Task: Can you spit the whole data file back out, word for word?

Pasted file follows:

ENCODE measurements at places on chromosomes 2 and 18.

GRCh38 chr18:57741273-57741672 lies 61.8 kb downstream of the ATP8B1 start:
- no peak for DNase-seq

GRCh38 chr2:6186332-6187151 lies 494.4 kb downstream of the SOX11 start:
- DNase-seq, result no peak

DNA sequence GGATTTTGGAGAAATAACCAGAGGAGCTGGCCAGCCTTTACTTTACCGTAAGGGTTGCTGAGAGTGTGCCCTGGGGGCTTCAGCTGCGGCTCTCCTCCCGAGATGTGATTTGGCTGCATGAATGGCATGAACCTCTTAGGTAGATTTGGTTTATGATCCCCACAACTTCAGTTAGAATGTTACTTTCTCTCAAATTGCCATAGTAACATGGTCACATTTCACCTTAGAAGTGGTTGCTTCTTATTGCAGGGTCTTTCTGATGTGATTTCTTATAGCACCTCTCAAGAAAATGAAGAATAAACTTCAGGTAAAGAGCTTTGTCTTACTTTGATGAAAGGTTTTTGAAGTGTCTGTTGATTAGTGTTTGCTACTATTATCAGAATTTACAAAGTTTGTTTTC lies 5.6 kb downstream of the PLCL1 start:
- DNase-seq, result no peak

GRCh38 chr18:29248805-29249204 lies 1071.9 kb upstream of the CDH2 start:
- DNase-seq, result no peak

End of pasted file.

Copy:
ENCODE measurements at places on chromosomes 2 and 18.

GRCh38 chr18:57741273-57741672 lies 61.8 kb downstream of the ATP8B1 start:
- no peak for DNase-seq

GRCh38 chr2:6186332-6187151 lies 494.4 kb downstream of the SOX11 start:
- DNase-seq, result no peak

DNA sequence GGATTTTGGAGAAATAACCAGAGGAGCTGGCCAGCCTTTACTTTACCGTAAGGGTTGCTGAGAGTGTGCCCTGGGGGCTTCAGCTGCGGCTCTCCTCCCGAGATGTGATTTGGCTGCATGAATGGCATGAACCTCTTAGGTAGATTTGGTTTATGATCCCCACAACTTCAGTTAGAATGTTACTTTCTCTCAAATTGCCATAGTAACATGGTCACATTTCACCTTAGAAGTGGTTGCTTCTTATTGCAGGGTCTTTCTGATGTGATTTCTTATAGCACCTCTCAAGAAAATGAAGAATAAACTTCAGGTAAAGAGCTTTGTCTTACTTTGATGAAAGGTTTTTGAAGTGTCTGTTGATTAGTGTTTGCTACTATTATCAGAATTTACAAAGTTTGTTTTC lies 5.6 kb downstream of the PLCL1 start:
- DNase-seq, result no peak

GRCh38 chr18:29248805-29249204 lies 1071.9 kb upstream of the CDH2 start:
- DNase-seq, result no peak